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265685 Don Schwartz <dks@t...> 2018‑04‑08 flattening Black Hard Arkansas
I have a small Black Hard Arkansas stone which is concave ( hollow Jeff) 
on one side and convex on the other. I know the convex side is going to 
be hard to flatten, so I'm working on the concave side. I am using a 
coarse Norton Crystolon stone  ( SiC, 100 grit maybe ) with my usual mix 
of lamp oil and dish detergent ( washing-up soap Jeff). It's cutting, 
but I'm finding it very slow going. Apart from a surface grinder, is 
there a better way?

Don

-- 
I have decided to leave my past behind. So, if I owe you money...I am sorry, but
I’ve moved on.

The harder they come, the bigger they fall." Ry Cooder
265686 Bill Ghio <bghio@m...> 2018‑04‑08 Re: flattening Black Hard Arkansas
Sent from my iPad

> On Apr 8, 2018, at 6:06 PM, Don Schwartz  wrote:
> 
> 
> I have a small Black Hard Arkansas stone which is concave ( hollow Jeff) on
one side and convex on the other. I know the convex side is going to be hard to
flatten, so I'm working on the concave side. I am using a coarse Norton
Crystolon stone  ( SiC, 100 grit maybe ) with my usual mix of lamp oil and dish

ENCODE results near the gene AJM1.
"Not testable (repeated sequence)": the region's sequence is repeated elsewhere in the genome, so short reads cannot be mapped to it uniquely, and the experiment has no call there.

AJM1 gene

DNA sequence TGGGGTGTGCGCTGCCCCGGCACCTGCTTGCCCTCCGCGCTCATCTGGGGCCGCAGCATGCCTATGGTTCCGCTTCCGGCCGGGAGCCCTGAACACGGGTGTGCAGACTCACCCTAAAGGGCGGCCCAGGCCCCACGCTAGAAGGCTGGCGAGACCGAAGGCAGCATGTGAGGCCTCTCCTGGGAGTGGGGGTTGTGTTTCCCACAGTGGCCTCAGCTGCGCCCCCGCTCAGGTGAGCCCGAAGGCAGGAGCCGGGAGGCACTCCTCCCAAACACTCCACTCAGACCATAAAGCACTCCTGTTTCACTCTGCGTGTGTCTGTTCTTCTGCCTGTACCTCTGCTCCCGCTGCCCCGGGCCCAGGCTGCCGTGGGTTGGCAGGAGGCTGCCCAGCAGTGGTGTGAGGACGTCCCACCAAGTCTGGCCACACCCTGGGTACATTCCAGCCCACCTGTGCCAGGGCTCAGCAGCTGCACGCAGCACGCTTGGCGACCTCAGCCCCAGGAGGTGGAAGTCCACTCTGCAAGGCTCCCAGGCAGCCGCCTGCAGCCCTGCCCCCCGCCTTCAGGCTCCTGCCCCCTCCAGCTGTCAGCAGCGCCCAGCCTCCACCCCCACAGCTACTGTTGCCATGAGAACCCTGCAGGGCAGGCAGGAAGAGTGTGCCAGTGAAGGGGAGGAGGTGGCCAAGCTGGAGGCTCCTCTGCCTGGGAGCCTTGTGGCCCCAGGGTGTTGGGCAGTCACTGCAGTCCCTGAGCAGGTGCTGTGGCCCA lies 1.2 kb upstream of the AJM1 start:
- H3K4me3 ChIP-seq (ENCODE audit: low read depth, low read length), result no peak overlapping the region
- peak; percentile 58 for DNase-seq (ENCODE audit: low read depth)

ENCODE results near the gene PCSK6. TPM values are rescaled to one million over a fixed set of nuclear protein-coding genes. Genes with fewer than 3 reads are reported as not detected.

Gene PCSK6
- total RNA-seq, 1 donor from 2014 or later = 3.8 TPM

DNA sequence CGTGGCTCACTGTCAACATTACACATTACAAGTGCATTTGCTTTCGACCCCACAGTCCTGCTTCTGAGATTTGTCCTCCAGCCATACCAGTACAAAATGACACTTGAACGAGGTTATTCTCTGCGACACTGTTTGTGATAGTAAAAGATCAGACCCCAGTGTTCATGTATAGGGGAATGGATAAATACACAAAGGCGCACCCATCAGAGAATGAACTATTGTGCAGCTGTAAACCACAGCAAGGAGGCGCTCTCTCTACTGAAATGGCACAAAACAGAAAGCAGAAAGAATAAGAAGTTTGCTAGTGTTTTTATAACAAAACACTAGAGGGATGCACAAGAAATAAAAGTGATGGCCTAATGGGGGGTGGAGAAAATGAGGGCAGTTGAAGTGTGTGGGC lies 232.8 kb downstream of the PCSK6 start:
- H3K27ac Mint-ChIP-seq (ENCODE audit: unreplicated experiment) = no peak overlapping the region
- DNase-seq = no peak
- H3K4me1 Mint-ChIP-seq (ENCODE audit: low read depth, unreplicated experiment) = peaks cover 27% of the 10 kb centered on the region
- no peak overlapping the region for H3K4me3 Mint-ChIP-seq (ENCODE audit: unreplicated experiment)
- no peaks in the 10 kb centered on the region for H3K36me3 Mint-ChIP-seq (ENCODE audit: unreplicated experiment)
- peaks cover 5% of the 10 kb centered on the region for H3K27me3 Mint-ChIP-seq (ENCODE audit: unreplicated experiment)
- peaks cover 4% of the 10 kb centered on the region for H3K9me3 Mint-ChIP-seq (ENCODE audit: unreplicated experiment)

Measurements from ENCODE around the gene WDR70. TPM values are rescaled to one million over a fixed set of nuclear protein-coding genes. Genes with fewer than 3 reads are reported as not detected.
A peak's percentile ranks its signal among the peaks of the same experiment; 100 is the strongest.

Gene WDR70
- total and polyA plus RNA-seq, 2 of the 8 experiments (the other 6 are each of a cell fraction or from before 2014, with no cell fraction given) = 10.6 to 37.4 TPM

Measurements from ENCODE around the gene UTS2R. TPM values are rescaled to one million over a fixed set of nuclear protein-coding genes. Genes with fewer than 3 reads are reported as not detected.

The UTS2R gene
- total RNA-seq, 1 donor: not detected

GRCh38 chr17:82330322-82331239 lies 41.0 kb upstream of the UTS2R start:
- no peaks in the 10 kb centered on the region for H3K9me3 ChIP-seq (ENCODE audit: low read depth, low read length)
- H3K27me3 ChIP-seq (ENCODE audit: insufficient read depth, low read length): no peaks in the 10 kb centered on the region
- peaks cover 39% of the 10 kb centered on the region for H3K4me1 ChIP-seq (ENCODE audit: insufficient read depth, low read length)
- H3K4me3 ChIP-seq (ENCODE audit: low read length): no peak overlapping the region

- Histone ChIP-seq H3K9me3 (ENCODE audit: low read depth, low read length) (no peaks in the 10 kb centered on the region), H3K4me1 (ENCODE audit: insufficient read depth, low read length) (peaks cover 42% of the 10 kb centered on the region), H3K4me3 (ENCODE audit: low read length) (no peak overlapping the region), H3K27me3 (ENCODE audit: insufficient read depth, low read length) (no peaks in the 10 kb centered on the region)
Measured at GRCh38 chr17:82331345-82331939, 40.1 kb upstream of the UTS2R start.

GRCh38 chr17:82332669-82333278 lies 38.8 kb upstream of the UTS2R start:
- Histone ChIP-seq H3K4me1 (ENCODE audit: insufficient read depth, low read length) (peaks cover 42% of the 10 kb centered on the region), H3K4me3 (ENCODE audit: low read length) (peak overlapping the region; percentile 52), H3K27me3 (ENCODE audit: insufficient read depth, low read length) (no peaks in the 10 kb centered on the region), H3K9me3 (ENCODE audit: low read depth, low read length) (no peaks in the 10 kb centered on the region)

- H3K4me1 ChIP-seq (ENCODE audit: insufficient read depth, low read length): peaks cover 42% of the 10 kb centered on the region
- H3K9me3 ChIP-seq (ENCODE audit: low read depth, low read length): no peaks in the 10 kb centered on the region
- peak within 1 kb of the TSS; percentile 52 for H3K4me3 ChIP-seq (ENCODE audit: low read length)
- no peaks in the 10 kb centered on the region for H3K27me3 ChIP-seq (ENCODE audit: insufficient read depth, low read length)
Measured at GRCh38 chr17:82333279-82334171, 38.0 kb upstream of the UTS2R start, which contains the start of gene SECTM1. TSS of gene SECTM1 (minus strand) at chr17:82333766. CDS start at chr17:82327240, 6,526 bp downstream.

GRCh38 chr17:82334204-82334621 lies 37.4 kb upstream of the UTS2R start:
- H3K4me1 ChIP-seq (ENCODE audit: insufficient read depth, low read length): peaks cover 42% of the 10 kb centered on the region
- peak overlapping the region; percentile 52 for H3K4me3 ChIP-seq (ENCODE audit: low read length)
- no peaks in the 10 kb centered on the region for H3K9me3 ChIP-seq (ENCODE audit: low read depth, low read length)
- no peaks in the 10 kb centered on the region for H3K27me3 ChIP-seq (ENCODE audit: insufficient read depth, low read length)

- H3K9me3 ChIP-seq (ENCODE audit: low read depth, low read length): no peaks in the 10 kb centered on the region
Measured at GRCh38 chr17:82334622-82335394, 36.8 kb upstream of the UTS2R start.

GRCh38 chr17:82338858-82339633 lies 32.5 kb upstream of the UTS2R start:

detergent ( washing-up soap Jeff). It's cutting, but I'm finding it very slow
going. Apart from a surface grinder, is there a better way?
> 
Don,

I bought a translucent Arkansas stone that the seller said he flattened on a
diamond plate. It is definitely flat. Diamond should cut the black too.

Bill
265688 Brent A Kinsey <brentpmed@c...> 2018‑04‑09 Re: flattening Black Hard Arkansas
Don, I have flattened my washita, hard ark, and translucent white on diamond
stones and while it took quite a bit of elbow grease it was much quicker than
other methods I tried.  I found I needed to clear the swarf regularly with a
stiff brush or rinse the diamond plate under water when it started to load up.
I used my diamond plates dry when flattening the stones. I started with a coarse
diamond stone to get it flat then a couple of passes on a fine to smooth the
surface.

YMMV

Brent A Kinsey